“BT has indicated to our trustees that is more concerned with minimising the long-term cost of pensions provision rather than volatility in its contribution rates. As a consequence, the BT scheme’s strategic asset mix is more equity oriented than before the Pensions Act – despite the super-maturity of the scheme.
Ross Goobey points out that the greatest future threat to any defined benefit (DB) pension scheme is its possible long-term cost to the sponsor. “Should the investment risk be too great for a sponsor to bear it will move towards defined contribution (DC) schemes – where the investment risk is transferred to the employee; unfortunately, in most cases, a DC scheme will not have high enough contributions from employer and employee to offer the levels of pension a traditional DB scheme has been able to offer.”
And he is sceptical about the UK government’s stakeholder pension plans’ ability to meet the country’s retirement needs. “No matter how well-intentioned the government’s stakeholder pension provision is, it cannot offer the level of income in retirement that will satisfy the reasonable expectations of the population. Both the existing state pension and ‘S2P’ (state second pension) will find it impossible to match the benefits of a defined benefit scheme with normal levels of contribution.”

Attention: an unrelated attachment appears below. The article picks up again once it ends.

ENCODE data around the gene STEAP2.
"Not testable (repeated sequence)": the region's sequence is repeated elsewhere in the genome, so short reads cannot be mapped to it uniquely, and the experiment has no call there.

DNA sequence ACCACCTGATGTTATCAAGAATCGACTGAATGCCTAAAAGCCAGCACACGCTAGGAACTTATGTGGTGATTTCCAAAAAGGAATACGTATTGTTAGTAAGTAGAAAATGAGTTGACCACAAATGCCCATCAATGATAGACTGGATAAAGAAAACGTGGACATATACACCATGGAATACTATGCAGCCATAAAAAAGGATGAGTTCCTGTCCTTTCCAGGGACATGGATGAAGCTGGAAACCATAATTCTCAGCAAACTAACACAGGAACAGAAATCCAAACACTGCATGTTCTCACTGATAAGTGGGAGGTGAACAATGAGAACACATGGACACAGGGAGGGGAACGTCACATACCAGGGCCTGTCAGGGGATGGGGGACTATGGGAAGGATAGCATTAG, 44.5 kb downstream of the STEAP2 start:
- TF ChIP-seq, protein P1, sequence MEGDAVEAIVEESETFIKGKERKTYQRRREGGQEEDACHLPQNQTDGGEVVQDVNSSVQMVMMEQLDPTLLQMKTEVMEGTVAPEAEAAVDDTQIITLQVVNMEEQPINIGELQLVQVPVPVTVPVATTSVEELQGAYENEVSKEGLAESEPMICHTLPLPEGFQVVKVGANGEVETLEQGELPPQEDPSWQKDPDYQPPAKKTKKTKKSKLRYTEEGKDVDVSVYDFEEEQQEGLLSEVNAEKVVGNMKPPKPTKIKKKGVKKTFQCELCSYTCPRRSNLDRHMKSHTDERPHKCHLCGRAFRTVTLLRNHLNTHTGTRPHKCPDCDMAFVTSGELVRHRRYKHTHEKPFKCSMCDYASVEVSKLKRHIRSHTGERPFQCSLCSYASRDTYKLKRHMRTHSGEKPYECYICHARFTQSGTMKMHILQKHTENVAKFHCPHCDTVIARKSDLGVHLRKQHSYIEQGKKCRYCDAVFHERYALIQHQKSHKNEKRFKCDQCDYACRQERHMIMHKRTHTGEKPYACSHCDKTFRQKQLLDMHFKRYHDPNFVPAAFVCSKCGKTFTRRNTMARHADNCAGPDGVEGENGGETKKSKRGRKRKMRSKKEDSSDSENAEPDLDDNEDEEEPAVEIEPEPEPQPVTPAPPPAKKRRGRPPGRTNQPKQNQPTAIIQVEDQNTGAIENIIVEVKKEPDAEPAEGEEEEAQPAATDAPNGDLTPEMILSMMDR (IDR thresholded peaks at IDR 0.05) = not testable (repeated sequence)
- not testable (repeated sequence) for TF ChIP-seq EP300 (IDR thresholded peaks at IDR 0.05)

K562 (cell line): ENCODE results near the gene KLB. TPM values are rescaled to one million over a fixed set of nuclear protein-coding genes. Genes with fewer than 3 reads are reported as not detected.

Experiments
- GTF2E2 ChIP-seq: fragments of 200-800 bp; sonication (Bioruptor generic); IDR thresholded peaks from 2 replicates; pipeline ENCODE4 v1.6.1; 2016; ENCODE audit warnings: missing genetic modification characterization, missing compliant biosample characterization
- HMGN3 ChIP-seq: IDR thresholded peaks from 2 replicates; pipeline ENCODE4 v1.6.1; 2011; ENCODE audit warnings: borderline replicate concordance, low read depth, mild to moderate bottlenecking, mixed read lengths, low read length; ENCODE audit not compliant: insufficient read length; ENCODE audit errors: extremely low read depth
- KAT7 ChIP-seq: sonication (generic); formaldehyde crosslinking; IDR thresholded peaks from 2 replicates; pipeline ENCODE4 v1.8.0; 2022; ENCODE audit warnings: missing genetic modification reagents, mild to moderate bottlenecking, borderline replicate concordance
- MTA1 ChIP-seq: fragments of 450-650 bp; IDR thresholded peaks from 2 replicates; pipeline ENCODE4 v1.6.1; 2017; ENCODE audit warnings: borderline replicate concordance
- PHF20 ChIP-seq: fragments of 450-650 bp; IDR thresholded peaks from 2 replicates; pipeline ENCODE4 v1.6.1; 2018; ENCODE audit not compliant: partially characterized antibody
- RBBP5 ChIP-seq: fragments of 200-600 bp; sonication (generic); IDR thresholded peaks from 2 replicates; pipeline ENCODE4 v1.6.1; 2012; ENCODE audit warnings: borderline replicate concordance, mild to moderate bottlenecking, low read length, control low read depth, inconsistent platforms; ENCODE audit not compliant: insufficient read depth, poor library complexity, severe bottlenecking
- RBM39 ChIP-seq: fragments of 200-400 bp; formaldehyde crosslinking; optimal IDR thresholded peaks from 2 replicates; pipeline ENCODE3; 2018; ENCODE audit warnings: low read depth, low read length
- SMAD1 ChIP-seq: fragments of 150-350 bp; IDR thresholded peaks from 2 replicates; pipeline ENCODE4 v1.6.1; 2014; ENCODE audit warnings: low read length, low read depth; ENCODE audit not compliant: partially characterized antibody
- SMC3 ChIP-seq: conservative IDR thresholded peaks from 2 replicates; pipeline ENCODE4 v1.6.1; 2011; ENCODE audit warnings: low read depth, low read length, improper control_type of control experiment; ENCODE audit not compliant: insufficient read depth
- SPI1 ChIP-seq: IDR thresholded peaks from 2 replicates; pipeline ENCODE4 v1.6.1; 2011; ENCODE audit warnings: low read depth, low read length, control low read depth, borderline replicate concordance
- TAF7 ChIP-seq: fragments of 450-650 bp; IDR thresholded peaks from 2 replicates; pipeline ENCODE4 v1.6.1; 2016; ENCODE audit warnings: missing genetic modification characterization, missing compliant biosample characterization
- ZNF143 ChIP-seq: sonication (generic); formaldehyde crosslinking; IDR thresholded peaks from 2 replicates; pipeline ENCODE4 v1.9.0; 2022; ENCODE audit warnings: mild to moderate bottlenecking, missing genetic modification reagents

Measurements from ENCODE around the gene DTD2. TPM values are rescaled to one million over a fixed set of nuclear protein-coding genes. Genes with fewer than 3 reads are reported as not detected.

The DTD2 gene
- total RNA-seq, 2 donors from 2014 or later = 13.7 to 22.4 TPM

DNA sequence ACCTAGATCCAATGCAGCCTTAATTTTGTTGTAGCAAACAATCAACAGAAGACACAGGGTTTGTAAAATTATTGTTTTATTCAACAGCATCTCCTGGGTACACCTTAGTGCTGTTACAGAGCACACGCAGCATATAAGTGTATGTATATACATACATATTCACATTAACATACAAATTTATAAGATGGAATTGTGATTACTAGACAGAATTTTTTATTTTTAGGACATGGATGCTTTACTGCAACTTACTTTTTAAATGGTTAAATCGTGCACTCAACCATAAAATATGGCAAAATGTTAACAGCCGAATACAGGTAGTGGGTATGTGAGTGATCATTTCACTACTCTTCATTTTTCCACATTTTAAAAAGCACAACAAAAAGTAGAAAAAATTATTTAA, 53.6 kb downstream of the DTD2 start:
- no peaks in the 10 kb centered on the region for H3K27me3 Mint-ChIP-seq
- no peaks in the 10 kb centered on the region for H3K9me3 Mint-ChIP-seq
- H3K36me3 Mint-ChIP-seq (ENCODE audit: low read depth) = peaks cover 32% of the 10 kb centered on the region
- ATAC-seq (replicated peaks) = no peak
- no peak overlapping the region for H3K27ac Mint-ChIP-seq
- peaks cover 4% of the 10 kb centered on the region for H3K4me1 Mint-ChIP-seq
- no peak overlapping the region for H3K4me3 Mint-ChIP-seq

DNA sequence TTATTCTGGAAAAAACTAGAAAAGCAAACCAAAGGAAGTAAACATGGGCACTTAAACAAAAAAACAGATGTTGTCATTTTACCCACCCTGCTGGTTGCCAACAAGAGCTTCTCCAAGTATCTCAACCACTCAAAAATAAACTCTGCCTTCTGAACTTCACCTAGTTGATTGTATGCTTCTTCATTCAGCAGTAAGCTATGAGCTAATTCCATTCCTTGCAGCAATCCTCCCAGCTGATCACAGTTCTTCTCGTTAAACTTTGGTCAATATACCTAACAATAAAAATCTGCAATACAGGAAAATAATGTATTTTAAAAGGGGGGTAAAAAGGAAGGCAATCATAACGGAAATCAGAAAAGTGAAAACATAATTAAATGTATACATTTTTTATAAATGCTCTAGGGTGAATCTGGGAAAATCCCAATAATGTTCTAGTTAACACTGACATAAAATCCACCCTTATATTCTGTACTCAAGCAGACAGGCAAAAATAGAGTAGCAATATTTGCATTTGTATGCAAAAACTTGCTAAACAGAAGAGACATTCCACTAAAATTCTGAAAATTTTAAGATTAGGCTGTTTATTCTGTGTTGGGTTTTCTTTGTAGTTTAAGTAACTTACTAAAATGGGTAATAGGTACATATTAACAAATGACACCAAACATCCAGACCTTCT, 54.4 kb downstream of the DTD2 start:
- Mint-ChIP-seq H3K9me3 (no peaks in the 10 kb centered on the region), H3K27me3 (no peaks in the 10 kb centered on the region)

In Europe Ross Goobey believes that every country which has not funded its state pension entitlement will face serious choices over the next few years. “Italy has already addressed some of them, but France and Germany still seem to be going in the wrong direction – reducing pensions age while not cutting expected benefits. It is likely that the current generation of 20–30 year-olds will have to pay twice, once for their own pension funding, and once for the unfunded pensions of their parents. Fortunately, most seem prepared to cough up.”